Archive
Medical
HOSPITAL ON AIRSHIP MAY SWEEP PATIENTS ABOVE CLOUDS IN QUEST OF MORE SUNLIGHT (Jul, 1930)

HOSPITAL ON AIRSHIP MAY SWEEP PATIENTS ABOVE CLOUDS IN QUEST OF MORE SUNLIGHT

For persons suffering with tuberculosis, or just from nerves, will physicians soon prescribe a trip to the clouds in a flying clinic instead of a visit to the mountains?

Not long ago Charles L. Julliot, French lawyer, proposed that airplanes or dirigibles transport such patients above the clouds. His suggestion, which America hears was approved by the medical faculties of France, called attention to the fact that high altitude and sunshine produce well-known changes in the blood, in many cases beneficial.

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Comfortable Dentist Chair Minimizes Patient’s Fears (Mar, 1932)

Comfortable Dentist Chair Minimizes Patient’s Fears

NO MATTER how comfortable patients are made to feel, they will always approach a dentist’s office with some trepidation. There is good reason for this, for once in a dentist’s chair, you have to take what comes and you can’t fight back.

Taking account of the patient’s deep-seated fear, dentists are now doing as much as possible to relieve the situation. Their latest efforts have resulted in the creation of a chair which has about every possible comfort for the victims.

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Crutch for Paralyzed Eyelids (Mar, 1932)

Wouldn’t the eye dry out?

Crutch for Paralyzed Eyelids

An eyelid crutch for use in cases of a paralysis of the eyelids, leading to a complete or partial loss of sight, has been developed by Dr. John C. Neill of the Pennsylvania State College of Optometry. The crutch consists of a thin gold half wire loop fitted to the contour of the patient’s eyes and welded to the nose piece of the glasses.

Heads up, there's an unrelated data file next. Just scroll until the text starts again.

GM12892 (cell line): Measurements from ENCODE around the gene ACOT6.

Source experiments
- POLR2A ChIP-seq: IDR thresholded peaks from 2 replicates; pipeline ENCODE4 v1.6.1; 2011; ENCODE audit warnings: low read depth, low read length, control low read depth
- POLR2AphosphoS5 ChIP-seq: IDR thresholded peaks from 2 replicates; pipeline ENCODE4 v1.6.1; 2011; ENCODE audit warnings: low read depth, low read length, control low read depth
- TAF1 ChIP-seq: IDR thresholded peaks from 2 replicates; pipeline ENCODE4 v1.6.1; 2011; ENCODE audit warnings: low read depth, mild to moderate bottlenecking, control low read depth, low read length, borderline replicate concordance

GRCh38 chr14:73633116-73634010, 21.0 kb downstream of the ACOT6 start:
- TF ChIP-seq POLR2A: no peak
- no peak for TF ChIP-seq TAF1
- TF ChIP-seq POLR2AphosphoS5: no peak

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UNMASKED: THE GREAT REDUCING PILL GYP! (Feb, 1958)

UNMASKED: THE GREAT REDUCING PILL GYP!

Doctors warn that “the most widely promoted medical fraud of today” is a “menace to public health”

BY JAMES SHAWCROSS

STEVE ALLEN, video’s versatile funnyman, can be mighty witty on the screen and he can also be a dud at times. But the worst egg he ever laid wasn’t on TV. He did it, with an assist from his beauteous missus, in a so-called “paid endorsement,” lending his famous name to plug an infamous product, a spurious “reducing candy.”

According to a high-priced, nationwide ad that starred the famous couple, “Mr. and Mrs. Steve Allen lose weight together with AYDS!… Jayne: ‘And lose weight automatically!’ . . . Steve: ‘Triple check!’”

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Giant Molecules: the Machinery of Inheritance (Jun, 1938)

Giant Molecules: the Machinery of Inheritance

How Genetics, Youthful Science of Inheritance, Has produced Billions of Dollars of Wealth . . . Big Things that Boil Down to the Minutest Controls.

By BARCLAY MOON NEWMAN

THE remarkable discoveries in the youthful science of inheritance, genetics, have been applied to animal and plant breeding throughout civilization—and with almost incredible success. As regards the United States alone, during the past 30 years, even a conservative estimate of the cash value of the practical application of genetic findings would have to run into billions of dollars. Far greater yields of grains, fruits, vegetables, and cotton; far higher quality both in domestic plants and domestic animals of every description and their products, including milk, meat, eggs, and wool; increased and sometimes perfect resistance to disease; entirely new commercial varieties; and the lessening of the chances of famine: all these are in this story of science.

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Hunger Measured by Balloons (Dec, 1929)

Well, that sounds unpleasant.

Hunger Measured by Balloons